Athletes Must Depend On A Strong Mind As Well As A Strong Body
Posted April 8, 2001
CHAPEL HILL — The mental health of athletes plays as much a part of winning as their physical well-being.
Bill Chamberlain knows the psychology behind the pressure the teams in the Final Four are feeling. He played in the 1972 Final Four for UNC under coach Dean Smith.
"Coach Smith was a master at knowing each person's personality, and then blending them, probably the best ever in the history of the game of basketball," he says. "He knew all the things that were about you. He knew your family. He knew how you were off the court, so it wasn't that you were just a basketball player, you were a person to him first."
Even though Smith had a great grasp of the psychology of sports, being a sports psychologist is a medical specialty.
A doctoral degree in psychology, knowledge of exercise science and experience in applying psychological principles in sports settings are just a few of the qualifications needed to be a sports psychologist.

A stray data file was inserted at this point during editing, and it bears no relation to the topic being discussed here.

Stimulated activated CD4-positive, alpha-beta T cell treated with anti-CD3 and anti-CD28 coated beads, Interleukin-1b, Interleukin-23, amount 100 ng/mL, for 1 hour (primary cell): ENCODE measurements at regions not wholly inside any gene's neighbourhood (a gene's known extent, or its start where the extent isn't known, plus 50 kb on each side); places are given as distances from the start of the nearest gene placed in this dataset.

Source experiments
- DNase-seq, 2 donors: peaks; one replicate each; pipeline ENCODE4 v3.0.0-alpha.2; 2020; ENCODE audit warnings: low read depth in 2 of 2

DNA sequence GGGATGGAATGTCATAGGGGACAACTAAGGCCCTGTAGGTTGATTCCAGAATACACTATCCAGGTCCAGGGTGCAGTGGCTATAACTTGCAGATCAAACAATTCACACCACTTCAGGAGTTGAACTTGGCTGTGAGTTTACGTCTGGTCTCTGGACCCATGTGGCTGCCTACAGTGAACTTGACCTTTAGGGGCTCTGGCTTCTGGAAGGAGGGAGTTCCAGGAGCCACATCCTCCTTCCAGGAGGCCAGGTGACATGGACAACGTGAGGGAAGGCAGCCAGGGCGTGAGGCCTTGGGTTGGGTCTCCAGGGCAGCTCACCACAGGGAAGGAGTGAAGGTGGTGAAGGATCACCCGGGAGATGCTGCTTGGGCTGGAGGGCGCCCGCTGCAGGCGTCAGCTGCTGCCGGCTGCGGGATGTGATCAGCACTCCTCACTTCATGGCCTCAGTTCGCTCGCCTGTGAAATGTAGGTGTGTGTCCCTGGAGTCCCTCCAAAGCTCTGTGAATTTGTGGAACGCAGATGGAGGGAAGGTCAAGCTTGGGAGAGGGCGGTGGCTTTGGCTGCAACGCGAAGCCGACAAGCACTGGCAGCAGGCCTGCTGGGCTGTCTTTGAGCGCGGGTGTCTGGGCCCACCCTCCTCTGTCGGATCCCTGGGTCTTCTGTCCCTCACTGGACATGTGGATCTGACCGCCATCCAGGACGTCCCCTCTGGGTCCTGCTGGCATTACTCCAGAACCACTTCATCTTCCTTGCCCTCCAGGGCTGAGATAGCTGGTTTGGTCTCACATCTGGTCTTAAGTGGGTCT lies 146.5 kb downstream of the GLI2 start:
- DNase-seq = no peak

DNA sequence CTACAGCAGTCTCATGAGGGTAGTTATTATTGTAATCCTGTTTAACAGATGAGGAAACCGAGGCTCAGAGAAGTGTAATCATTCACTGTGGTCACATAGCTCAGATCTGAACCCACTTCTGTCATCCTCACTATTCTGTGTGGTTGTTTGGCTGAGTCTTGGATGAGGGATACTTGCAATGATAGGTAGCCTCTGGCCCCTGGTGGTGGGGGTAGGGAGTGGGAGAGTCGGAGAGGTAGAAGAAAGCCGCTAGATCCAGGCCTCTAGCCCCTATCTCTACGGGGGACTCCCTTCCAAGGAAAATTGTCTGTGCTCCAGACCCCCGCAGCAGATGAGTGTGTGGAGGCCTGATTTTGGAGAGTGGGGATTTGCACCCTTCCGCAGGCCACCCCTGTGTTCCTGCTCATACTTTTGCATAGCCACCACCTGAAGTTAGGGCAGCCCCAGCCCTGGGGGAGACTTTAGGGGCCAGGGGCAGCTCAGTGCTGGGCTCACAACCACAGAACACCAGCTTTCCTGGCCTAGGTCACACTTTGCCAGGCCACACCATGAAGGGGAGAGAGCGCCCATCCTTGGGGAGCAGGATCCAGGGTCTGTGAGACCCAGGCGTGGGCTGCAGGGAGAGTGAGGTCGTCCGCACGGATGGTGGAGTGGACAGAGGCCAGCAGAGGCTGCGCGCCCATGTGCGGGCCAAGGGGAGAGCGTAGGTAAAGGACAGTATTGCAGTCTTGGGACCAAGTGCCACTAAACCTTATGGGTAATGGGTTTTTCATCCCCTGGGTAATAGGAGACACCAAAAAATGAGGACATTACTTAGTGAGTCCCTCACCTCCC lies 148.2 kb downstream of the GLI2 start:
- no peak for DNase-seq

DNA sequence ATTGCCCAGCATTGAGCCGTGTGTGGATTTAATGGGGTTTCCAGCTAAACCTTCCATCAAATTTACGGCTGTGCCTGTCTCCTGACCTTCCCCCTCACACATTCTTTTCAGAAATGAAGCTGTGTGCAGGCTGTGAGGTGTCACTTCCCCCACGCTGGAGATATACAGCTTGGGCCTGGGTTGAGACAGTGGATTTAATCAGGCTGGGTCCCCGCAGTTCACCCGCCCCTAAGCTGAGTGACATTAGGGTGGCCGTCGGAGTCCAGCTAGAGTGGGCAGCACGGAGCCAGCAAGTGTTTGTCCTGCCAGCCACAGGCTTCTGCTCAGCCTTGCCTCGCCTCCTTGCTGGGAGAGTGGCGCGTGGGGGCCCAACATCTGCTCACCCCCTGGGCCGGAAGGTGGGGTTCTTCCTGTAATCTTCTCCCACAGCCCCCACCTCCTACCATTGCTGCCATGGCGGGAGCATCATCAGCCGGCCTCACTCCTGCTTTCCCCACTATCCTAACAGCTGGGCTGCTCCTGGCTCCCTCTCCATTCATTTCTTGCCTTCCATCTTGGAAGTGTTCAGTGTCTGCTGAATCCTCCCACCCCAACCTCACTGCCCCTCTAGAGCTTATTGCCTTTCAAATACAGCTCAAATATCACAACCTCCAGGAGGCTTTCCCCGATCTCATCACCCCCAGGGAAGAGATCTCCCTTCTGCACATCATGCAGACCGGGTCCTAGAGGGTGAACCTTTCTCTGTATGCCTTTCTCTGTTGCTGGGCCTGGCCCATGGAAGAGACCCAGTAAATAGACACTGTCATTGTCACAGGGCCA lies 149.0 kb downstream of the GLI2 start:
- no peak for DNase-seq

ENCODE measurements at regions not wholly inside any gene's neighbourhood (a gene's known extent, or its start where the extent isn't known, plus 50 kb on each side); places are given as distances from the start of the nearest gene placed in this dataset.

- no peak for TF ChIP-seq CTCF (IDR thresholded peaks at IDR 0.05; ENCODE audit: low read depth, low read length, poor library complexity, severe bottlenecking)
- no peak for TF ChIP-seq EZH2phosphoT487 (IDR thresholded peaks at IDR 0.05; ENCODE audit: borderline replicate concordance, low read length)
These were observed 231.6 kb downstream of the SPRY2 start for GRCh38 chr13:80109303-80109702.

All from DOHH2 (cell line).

Sports psychologists help players learn to block out outside expectations, distractions and personal problems to get their head back in the game.
They also teach teams tactics for staying together through tough times and focusing on enjoying the game rather than the pressure. As a coach and player, Chamberlain knows it is the love of the game that drives the minds of great athletes.
"You play it for the love of the game. I don't know any guy, event players who make millions of dollars at the professional level, who does not still love the game," he says. "If you don't love the game, you are not going to play it at a high level."
Two important things great athletes do is set goals and use imagery to improve their game.
Goal setting provides long-term vision and short-term motivation. Imagery includes practicing the game in your mind to build confidence and gain focus.